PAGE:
While those organizations rally people to ban scary-looking weapons that won’t make the public safer, President Trump and the Republican Congress are taking concrete steps to make schools safer. One step they’ve taken is they’ve passed Sen. John Cornyn’s Fix NICS legislation “a provision aimed at improving the national background check system in order to prevent felons and domestic abusers from purchasing firearms. Cornyn has been pushing for that measure since two days after the mass shooting at a church in Sutherland Springs, when he went to the Senate floor to proclaim the need for the “Fix NICS Act.” NICS, the acronym for National Instant Criminal Background Check System, is where many believe part of the system failed in the Sutherland Springs incident. The shooter was an Air Force veteran with a record of domestic abuse convictions, meaning he should not have been allowed to purchase firearms.”

This is an important step in keeping guns out of the hands of people who shouldn’t be allowed to buy guns. In Attorney General Jeff Sessions’ op-ed, we learn that “We are also taking steps to ensure that the information accessible during a background check is both complete and up to date.” Also, “we have already increased federal gun prosecutions to a 10-year high and violent crime prosecutions to a 25-year high – the highest level since records have been kept. But we are just getting started. With this new policy in place, and with our continued emphasis on federal prosecution of the most dangerous gun offenders, we intend to break these records again.”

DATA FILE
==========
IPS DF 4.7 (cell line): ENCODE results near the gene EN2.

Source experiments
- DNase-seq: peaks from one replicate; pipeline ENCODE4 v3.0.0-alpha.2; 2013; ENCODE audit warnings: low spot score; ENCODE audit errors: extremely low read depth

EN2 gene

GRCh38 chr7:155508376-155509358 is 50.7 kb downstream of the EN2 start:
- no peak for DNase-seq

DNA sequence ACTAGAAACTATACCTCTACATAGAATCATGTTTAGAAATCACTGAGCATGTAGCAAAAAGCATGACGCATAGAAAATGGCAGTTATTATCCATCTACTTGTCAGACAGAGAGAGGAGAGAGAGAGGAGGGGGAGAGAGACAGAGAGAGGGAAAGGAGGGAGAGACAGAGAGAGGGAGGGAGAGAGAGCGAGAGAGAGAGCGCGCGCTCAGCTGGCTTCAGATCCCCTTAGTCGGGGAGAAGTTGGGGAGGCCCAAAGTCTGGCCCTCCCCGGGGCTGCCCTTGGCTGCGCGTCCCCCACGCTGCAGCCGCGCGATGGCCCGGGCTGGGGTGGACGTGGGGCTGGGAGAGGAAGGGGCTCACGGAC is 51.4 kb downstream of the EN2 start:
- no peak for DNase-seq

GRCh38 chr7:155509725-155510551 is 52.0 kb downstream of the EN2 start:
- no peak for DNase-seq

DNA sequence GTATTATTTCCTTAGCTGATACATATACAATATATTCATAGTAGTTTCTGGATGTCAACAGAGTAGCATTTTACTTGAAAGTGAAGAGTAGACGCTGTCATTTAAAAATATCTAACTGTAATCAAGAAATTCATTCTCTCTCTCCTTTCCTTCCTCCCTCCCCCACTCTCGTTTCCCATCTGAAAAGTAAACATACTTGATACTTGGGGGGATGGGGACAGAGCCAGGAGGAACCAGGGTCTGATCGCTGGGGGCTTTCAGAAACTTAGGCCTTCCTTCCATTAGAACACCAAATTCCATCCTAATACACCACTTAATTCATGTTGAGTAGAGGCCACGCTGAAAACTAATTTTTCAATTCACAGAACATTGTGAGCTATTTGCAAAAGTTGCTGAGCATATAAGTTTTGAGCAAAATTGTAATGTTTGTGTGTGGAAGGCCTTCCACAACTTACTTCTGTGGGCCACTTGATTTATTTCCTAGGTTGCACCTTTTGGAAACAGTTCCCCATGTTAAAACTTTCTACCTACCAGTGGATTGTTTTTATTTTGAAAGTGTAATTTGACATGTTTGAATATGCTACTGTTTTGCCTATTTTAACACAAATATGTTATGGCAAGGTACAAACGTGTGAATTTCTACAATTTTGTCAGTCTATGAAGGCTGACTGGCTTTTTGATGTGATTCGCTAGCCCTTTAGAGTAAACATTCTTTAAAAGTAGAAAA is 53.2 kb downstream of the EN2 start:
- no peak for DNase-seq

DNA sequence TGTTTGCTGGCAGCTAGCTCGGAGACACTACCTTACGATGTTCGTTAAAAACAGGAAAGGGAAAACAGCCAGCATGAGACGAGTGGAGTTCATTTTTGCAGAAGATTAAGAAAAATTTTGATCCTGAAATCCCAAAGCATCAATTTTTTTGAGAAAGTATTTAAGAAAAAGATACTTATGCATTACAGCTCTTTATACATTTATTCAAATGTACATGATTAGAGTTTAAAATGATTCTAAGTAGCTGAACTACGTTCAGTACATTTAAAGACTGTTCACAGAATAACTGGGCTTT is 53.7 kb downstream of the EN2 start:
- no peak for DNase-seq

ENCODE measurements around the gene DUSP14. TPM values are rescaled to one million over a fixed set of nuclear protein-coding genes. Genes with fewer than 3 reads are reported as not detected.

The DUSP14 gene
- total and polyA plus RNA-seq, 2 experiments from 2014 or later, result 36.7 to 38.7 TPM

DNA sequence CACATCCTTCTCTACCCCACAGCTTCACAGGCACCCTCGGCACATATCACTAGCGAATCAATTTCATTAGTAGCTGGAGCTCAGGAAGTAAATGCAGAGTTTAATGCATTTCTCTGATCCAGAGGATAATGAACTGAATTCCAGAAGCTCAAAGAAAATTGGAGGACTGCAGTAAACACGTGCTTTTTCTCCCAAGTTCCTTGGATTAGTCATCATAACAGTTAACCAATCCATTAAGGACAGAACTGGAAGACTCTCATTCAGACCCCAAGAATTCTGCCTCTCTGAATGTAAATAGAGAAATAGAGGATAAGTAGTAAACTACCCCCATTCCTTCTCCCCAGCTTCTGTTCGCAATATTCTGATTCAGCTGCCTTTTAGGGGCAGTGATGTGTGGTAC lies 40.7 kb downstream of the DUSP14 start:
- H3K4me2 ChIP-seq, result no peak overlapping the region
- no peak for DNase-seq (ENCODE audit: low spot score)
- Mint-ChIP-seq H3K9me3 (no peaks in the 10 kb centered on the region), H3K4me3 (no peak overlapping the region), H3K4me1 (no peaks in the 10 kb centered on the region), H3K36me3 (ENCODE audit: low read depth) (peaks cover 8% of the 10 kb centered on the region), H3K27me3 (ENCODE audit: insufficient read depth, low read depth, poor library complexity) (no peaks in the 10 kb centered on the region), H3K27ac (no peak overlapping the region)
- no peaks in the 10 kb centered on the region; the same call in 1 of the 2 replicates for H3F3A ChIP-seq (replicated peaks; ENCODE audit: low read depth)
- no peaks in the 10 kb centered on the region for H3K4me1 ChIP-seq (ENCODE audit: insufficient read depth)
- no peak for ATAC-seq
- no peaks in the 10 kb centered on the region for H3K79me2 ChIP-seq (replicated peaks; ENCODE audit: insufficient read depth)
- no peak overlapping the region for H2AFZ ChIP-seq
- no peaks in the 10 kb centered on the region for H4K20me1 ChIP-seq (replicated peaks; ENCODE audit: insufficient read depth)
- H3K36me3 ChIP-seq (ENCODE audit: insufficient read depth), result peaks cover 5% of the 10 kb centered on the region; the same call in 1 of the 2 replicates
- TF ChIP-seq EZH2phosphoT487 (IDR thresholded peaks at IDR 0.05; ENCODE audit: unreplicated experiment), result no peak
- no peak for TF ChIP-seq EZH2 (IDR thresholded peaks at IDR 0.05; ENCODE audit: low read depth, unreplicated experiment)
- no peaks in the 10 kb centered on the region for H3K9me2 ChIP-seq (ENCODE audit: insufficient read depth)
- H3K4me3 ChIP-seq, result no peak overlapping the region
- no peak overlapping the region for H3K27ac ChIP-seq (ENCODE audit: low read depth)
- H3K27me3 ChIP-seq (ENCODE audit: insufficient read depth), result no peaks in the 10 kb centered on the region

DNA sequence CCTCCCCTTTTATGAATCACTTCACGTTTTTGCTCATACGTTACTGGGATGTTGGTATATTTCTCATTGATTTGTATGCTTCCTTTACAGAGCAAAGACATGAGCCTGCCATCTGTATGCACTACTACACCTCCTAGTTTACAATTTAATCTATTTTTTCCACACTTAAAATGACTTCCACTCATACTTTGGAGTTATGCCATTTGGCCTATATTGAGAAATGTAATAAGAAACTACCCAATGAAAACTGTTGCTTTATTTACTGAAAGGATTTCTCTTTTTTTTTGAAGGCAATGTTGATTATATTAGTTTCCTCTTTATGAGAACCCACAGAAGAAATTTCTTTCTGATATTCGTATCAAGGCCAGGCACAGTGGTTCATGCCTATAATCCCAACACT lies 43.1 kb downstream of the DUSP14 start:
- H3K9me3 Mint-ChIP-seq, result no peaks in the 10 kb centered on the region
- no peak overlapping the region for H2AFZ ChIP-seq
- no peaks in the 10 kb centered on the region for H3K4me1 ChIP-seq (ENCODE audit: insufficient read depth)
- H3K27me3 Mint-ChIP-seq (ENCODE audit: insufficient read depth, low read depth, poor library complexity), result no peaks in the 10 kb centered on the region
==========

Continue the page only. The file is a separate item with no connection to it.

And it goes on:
These aren’t feel-good measures like the marchers want. These are things that will make a significant difference fairly quickly or that are already making a difference.

These are the adults taking action. They can’t be confused with the student activists who demand that we “do something.” These men shouldn’t be confused with children like David Hogg:

Hogg, who became the de facto spokesman for the youth gun control movement after surviving the Valentine’s Day mass shooting in Parkland, Fla., accused Rubio of prioritizing campaign contributions over the lives of students. “I’m going to start off by putting this price tag right here as a reminder for you guys to know how much Marco Rubio took for every student’s life in Florida,” Hogg said before a crowd of tens of thousands gathered in front of the Capitol building. If you listen real close, you can hear the people in power shaking. They’ve gotten used to being protective of their position, choosing the safety of inaction. Inaction is no longer safe, and to that we say no more,” he said.

If there’s going to be finger-pointing, it should be in Sheriff Scott Israel’s direction. That coward did nothing to protect the students at Marjory Stoneman Douglas HS. Then he started pointing fingers at the NRA to take the spotlight off of his failures.

James Freeman’s article does something that MSNBC and CNN haven’t done. Specifically, Mr. Freeman questioned the integrity of Mr. Schiff’s alleged information. I use the word alleged advisedly. Frequently, Mr. Schiff has hinted that he’s seen information that proves that there’s been collusion between President Trump’s team and Russia. Never has he provided that proof.

Appearing on Meet the Press Daily, Schiff “was asked by Chuck Todd” “whether or not he only has a circumstantial case.” Schiff replied “Actually no, Chuck. I can tell you that the case is more than that and I can’t go into the particulars, but there is more than circumstantial evidence now.”